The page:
The Massive Tragedy of Madame Bovary reviewed at Liverpool Everyman Theatre
The Massive Tragedy of Madame Bovary is a play by John Nicholson and Javier Marzan adapted from the novel by Gustave Flaubert. This review is based on its run at Liverpool Everyman Theatre from 5-27 February 2016.
When approaching a stage adaptation of a literary classic, it can be useful to be familiar with the source material, particularly if you intend to review the show. In the past, when time has allowed, I have indeed done a spot of power-reading before taking my seat, all the better to compare and contrast in the manner of a conscientious GCSE student.
When faced with Flaubert’s 1856 novel, Madame Bovary, however, I admit that its 500-plus pages proved too much to consume in between taking the kids to ju jitsu, watching Happy Valley, and the small matter of earning a living. I’m afraid I entered Liverpool’s Everyman Theatre thinking that perhaps I was about to be found out.
I needn’t have worried, because this production – The Massive Tragedy of Madame Bovary to give it its full title – is a wise-cracking comic deconstruction of Flaubert’s doorstopper rather than a straight adaptation. You get the story of course, but it’s also stuffed with more winks and nudges than Eric Idle ever dreamt possible, with layer upon layer of actors playing characters playing actors talking about the book, the show, the audience, the weather. They even ask for a show of hands to see how many people have read the original text. Let’s just say I wasn’t in the minority.
This is a production that’s as meta as they come. In fact this Madame Bovary is mega-meta.
I should have known it would be this way. The show has been created by Peepolykus, a company known for slapsticky, high-quality clowning, whose No Wise Men made an irresistibly irreverent Christmas show at Liverpool Playhouse in 2010. That production was directed by Gemma Bodinetz, who again takes the reins of this capering beast.
With an approach like this, the quality of the comedy better be good, and for the most part, it’s joyous stuff. Four actors play all the parts in a dizzying whirlwind of quick changes, breakneck sprints and improbable reappearances on the opposite side of the stage.
First to appear are the terrific John Nicholson and Javier Marzan, the co-artistic directors of Peepolykus and the writers of this show. They initially turn up as rat-catchers on their way to Yonville, the fictional Normandy town in which the novel is set, but soon reappear in a head-spinning variety of different guises. They are superb comic performers, able to combine slapstick with sophisticated word play and engaging fourth-wall-busting chat. They are joined by Jonathan Holmes, another skilled comic actor who plays around 15 parts, from footmen to priests to a Marchioness. And then there’s Emma Fielding as Emma Bovary, the woman whose joyless marriage sends her on an existential journey of the mind. Fielding is well known for her work in serious drama, but here she reveals a gift for eccentric comedy too.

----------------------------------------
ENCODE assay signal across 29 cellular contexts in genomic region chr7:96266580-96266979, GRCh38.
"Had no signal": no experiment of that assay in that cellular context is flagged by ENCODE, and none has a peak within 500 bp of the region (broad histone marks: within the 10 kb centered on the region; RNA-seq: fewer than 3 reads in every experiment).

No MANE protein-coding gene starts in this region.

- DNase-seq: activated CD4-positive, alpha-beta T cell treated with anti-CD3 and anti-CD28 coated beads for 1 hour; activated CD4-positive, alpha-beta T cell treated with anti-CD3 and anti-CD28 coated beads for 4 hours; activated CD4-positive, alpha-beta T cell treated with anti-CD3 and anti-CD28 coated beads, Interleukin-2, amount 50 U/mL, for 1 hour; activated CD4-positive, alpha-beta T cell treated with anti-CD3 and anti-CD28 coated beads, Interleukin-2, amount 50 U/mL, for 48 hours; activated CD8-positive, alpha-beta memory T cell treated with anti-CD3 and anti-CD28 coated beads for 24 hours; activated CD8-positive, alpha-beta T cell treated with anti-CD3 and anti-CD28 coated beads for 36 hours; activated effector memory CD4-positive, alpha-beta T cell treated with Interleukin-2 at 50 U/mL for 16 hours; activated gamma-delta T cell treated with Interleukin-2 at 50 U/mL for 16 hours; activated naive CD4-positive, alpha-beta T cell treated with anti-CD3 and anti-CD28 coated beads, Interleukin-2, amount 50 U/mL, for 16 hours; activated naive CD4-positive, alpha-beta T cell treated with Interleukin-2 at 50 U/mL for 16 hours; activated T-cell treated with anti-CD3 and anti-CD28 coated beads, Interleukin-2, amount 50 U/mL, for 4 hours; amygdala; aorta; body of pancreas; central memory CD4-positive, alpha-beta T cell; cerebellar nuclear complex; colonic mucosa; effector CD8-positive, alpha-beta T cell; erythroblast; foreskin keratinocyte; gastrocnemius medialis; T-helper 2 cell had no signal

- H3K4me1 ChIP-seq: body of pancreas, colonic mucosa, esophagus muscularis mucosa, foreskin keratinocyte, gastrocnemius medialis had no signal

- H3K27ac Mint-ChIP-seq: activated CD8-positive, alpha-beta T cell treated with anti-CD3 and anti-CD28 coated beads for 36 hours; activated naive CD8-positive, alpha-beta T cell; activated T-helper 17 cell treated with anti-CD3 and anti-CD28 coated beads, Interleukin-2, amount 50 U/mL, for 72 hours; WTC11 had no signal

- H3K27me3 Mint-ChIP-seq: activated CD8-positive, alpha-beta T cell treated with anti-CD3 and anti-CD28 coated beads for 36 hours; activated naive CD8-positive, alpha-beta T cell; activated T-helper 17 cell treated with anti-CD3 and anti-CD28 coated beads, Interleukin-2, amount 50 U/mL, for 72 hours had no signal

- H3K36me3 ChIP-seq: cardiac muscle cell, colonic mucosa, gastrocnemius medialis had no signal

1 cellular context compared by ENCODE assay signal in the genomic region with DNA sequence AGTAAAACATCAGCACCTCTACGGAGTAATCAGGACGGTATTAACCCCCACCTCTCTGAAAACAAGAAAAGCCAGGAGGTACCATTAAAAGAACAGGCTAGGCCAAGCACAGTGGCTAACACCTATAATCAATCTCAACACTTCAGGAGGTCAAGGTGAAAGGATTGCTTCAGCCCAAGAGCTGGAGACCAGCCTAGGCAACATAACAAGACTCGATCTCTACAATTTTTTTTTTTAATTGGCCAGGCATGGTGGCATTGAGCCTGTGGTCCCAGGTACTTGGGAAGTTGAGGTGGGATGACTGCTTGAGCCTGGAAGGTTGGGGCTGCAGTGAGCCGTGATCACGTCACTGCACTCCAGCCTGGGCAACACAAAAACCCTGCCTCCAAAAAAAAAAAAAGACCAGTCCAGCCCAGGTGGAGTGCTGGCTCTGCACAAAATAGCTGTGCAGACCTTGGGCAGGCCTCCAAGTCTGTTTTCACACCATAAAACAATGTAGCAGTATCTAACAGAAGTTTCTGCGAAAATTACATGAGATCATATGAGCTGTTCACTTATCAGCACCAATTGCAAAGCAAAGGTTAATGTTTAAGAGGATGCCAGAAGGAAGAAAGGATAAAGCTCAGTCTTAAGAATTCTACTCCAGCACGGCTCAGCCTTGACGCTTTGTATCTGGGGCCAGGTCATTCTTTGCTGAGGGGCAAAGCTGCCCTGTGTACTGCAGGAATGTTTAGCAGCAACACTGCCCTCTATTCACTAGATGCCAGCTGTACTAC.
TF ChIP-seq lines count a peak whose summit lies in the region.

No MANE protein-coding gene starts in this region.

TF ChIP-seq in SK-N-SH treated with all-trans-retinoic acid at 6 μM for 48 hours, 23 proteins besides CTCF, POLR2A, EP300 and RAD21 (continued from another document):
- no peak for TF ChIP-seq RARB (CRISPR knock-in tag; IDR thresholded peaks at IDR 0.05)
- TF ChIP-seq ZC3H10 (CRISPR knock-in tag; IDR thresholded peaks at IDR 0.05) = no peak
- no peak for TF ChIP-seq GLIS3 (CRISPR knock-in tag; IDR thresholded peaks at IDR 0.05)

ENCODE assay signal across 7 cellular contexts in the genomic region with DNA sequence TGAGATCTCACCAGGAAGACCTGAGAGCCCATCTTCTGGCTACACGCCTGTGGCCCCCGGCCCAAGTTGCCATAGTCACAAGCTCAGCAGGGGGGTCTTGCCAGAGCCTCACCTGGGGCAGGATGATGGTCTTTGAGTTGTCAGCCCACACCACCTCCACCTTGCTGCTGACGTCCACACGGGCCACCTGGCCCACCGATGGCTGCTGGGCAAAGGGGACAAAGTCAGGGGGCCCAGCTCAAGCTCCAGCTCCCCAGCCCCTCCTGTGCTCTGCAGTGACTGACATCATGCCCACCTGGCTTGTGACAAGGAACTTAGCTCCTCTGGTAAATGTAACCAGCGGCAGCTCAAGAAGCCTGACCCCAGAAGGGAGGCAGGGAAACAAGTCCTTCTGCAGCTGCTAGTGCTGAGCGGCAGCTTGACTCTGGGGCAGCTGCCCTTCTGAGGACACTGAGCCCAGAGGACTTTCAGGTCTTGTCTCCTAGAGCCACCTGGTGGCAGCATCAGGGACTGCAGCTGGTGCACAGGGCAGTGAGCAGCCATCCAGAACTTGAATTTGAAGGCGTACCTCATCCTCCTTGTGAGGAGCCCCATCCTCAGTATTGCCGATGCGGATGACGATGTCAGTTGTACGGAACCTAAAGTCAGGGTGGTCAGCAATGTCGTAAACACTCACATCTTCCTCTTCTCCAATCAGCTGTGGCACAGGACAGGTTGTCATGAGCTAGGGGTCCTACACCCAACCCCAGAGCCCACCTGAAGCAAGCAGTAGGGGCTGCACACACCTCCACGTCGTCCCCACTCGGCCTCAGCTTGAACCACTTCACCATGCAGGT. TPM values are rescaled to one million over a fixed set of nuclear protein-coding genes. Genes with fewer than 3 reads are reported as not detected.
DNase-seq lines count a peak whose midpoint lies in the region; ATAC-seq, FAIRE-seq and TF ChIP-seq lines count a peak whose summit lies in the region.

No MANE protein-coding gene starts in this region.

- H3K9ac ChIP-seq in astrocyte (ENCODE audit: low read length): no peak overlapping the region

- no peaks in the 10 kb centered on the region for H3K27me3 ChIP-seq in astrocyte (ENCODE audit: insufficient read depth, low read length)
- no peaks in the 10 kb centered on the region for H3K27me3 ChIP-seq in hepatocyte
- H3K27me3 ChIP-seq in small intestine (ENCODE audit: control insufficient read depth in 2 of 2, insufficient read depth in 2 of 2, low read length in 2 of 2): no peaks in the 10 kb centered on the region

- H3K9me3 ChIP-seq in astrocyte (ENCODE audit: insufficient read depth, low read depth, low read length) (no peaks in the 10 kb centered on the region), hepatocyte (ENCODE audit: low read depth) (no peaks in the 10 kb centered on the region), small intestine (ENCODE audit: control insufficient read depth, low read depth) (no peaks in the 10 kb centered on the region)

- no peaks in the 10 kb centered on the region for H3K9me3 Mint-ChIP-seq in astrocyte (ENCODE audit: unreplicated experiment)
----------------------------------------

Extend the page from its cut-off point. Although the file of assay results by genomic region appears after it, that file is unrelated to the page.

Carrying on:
You might wonder why it would be worth taking this kind of approach to a classic text. Why not give us the story without the smirks, and let us experience Emma Bovary’s inner torment in a manner closer to that which Flaubert might have intended? Indeed, deep into the first half I did start to wonder this myself, as the more knowing commentary on the text seemed to have been left far behind and we were cantering through plot points played for laughs.
What becomes clear, however, is that the show’s creators don’t only want to tell us this story. They want to talk about the role of women in fiction, to pass comment on the societal forces that created these tragic heroines in the first place and, it turns out, to give Bovary some 21st-century power over her destiny. And having been permitted to assert herself in a surprising way, it’s a treat to discover what she does with her new-found sense of control.
The set, designed by Conor Murphy, is minimal and flexible – a vast expanse of blackboard paint on which props and placenames, diversions and dates can be sketched out in a flash. I loved the fact that previously chalked notions and ideas left their dusty smudge behind, as if we were catching just the current iteration of an ever-shifting show – the culmination of a thought-process that had led to this point, but that might lead somewhere else tomorrow.
If there’s a flaw, it seems to be in the show’s length. The first half runs at almost an hour and 30 minutes, which feels too long to sustain comedy at this level. By the interval, my face felt fixed in an aching half-smile and the belly laughs were coming less frequently. And though shorter, the second half also sees things flagging, though there are some exquisite twists waiting for those who stay the course, both hilarious and unexpectedly powerful.
Ultimately, however, the sheer force of the wit and invention wins through and I left the theatre with a head full of precious comic moments. There are some beautifully choreographed set-pieces, particularly a delicious swoop back through time soundtracked by The Windmills of Your Mind, some nuptial-night shadow play that reveals the gulf between Bovary and her husband, and an open-air sex scene that conjures magic in the most unexpected of ways.
Sit tight and you will get to witness the massive tragedy at the heart of this tale, but there are some bloody big laughs along the way. And the best thing? You don’t even have to have read it to get the joke.
© Damon Fairclough 2016
Share this article